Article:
Glorious Anniversary

by wjw on March 24, 2017

e16-26975 years ago today, Chairman Mao introduced the dinette into China.


Happy Birthday, J.S. Bach!

by wjw on March 21, 2017

I wanted to write an ode in his honor, but I couldn’t find a rhyme for “Lutheranism.”


51J0c85Im7LI’m not sure how many people would actually consider Podkayne of Mars a classic, but it is Heinlein, after all . . . and besides, nobody would read a blog series titled Revisiting the Flops.

I’d read Podkayne when I was a teenager, didn’t care for it, and never picked it up again until the other week, when I stumbled across the audio book in the library.  How bad could it be? I thought innocently.

Well, my friends, I found out.

One of the features of audio books is that you have to listen to every single word.  If you’re reading a text and encounter a boring patch, you can skim or skip ahead, but if it’s an audio book, you’ve pretty well condemned yourself to listening to the whole thing, or maybe blindly skipping ahead and taking the chance of missing something important.

My eyes began to roll up in my head about the middle of the second CD, and by the end I was hanging in there just to see how bad it could be.   Which was very.

It reads very much like later Heinlein, from around the time of Number of the Beast, which is to say it’s very episodic, doesn’t seem to be about anything in particular, and spends a lot of time monologuing about one thing or another.  Quite a few people turn up in the story who seem to exist to take up pages, not to advance the plot.  In fact there is no plot whatever for the first 80% of the narrative— up till then it’s a travelogue, where we find out about a spaceship which then disappears from the narrative and has nothing to do with the resolution of the plot.  Shortly after the spaceship disappears, the plot appears more or less out of nowhere and carries on till the end, except for interruptions in which the narrator’s younger brother explains how stupid she is.  So what we have is a novel-length narrative with a novelette’s worth of story grafted onto the end.

(Actually there’s a plot going on all the time, except the narrator’s unaware of it, and spends the story in blissful ignorance until the story rears up to bite her at the end.)

Podkayne, the narrator, is an early science fiction and YA heroine, being a fifteen-year-old Martian colonist.  Which could be interesting, except that Poddy is:

1.  Completely goopy, and;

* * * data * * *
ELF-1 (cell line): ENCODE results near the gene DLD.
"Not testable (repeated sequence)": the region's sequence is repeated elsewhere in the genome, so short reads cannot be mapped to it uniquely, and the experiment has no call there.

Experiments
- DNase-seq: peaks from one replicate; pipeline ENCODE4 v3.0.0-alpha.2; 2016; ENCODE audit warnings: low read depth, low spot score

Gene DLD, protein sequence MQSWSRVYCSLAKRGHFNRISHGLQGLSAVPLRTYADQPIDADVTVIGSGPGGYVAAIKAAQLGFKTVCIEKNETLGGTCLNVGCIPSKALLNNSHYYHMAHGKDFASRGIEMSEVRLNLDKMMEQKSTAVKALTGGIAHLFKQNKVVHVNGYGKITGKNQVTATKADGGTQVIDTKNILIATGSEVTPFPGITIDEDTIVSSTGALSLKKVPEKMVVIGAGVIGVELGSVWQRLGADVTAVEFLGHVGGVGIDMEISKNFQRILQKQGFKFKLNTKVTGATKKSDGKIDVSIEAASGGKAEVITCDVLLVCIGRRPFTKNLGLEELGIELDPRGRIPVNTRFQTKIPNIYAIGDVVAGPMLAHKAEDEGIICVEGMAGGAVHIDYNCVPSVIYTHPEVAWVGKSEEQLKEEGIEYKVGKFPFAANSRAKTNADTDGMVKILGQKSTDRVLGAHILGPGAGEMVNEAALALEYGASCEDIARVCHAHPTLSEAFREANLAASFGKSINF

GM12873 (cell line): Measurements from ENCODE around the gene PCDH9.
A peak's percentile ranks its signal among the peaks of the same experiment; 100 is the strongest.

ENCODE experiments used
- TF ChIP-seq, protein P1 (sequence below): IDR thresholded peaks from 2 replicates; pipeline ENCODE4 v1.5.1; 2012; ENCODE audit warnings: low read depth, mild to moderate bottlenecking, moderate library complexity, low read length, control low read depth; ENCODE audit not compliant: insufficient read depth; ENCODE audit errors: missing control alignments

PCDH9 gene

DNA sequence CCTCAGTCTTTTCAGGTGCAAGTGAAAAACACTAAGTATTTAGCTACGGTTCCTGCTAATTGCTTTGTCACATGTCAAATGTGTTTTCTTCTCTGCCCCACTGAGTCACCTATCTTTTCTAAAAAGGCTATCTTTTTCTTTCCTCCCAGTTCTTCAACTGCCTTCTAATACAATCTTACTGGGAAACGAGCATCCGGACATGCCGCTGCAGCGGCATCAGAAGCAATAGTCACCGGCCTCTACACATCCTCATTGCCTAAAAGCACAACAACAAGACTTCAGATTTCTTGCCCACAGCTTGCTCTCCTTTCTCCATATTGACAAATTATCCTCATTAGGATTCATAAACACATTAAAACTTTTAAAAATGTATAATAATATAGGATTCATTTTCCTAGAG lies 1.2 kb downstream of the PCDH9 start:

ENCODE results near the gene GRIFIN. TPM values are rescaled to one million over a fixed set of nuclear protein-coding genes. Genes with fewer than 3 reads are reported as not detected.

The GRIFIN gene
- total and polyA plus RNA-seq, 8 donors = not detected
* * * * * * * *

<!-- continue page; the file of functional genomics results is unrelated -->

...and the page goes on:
2.  Very thick.

She is described as having an IQ of 145, which is not apparent to the reader.  Much of her dialogue consists of her saying “Huh?” and “What?” and having to have her own story explained to her by someone more perceptive, usually her younger brother, a genius but a budding sociopath and, later, a killer.  He’s the actual hero of the story, the one who foils the villains, except he’s fairly evil himself and we are disposed to hate him.

Podkayne wishes to be the captain of a spaceship, a profession dominated entirely by men.  She quite deliberately suppresses any display of her intelligence and cultivates her “puzzled kitten look,” so that the men will let her hang around with them.  (This is probably a viable strategy for a certain type of female interacting with a certain type of man, but I’m guessing it won’t work for the captain of a ship.)

But Podkayne is irresolute when it comes to her ambitions, and becomes a sort of “Math Class is Tough Barbie,” and considers that maybe she’d be just as happy looking after babies.  (Babies, as it turns out, are her downfall.)

These sorts of internal debates are legitimate, I suppose, but it would serve the narrative if they took place in the head of a more interesting character.  But Podkayne simpers and practices her kitten face, and is quite passive in her own story, and never really makes up her mind about anything, one way or another.  Which is not untypical of fifteen-year-olds, but it doesn’t make them heroines either.

Most Heinlein stories have a naive character who exists to be a straw man and to say the stupid, conventional things, so that smarter characters can correct them in a lengthy monologue.  After all, a real Heinlein hero disdains convention, and reasons everything out from first principles without recourse to illogic, sentiment, or emotion.  Podkayne is illogical, sentimental, and emotional (and prone to tears), and other characters, usually her brother, are forever pointing this out.  Podkayne is never actually right about anything.  She always makes the wrong choice.  I think it is safe to say that she is alone in this among all Heinlein heroes.